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Blizzard Suing Creators of StarCraft II Hacks

Soulskill posted more than 3 years ago | from the hold-your-counsel dept.

Real Time Strategy (Games) 385

An anonymous reader writes with this excerpt from Rock, Paper, Shotgun: "Blizzard have taken the extremely peculiar decision to ban players from playing StarCraft II for using cheats in the single-player game. This meant that, despite cheating no one but themselves, they were locked out of playing the single-player game. Which is clearly bonkers. But it's not enough for the developer. Blizzard's lawyers are now setting out to sue those who create cheats. Gamespot reports that the megolithic company is chasing after three developers of hacks for 'destroying' their online game. It definitely will be in violation of the end user agreement, so there's a case. However, it's a certain element of their claim that stands out for attention. They're claiming using the hacks causes people to infringe copyright: 'When users of the Hacks download, install, and use the Hacks, they copy StarCraft II copyrighted content into their computer's RAM in excess of the scope of their limited license, as set forth in the EULA and ToU, and create derivative works of StarCraft II.'" Blizzard used similar reasoning in their successful lawsuit against the creators of a World of Warcraft bot.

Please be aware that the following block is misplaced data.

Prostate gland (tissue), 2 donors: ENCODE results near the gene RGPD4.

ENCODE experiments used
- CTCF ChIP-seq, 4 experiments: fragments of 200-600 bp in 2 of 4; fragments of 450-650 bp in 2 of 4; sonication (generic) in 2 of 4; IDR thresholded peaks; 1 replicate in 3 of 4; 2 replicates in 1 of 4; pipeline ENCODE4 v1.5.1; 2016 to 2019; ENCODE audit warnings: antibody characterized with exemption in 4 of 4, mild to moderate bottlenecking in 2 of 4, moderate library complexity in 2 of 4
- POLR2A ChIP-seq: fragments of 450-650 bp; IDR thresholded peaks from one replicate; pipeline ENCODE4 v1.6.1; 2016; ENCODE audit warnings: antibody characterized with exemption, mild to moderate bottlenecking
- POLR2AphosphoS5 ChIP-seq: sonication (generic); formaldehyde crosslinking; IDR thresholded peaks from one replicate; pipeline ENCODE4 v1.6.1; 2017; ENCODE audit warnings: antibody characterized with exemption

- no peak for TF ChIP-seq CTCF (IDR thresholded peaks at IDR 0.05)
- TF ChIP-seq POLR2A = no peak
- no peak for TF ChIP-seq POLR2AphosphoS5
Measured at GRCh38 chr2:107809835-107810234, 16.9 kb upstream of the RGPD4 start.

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385 comments

not really single-player (0, Informative)

Anonymous Coward | more than 3 years ago | (#33958064)

Considering the achievement system, they're not cheating only themselves.

Re:not really single-player (5, Interesting)

keatonguy (1001680) | more than 3 years ago | (#33958102)

I presume this factors into it, and it's exactly why I don't support their actions.

You see, once upon a time, in the mythic age of the mid-2000's, developers intentionally added cheat codes to their games. Yes, intentionally. No, I'm not pulling your leg, it's true! "But Keatonguy", you ask, befuddled, "Why would they intentionally give people ways to do things in the game without spending untold days of time to unlock it piecemeal?" Well, young poster, because it's fun as hell. Cheating and hacking the RAM of games is where half the replay value of the classics comes from. Tell me, would San Andreas be as fun without flying cars and rioting pedestrians? Have you ever played a PC FPS without using noclip even once? Would we have found all those unused rooms and learned the programming tricks used to make classics like Metroid and The Legend of Zelda work without an Action Replay or a Game Genie?

Now these little things called achievement scores roll around, and if anyone dares to think of getting past a part of the game they don't feel like playing, it's something to be shunned and reviled. Damn kids these days, rabble rabble rabble...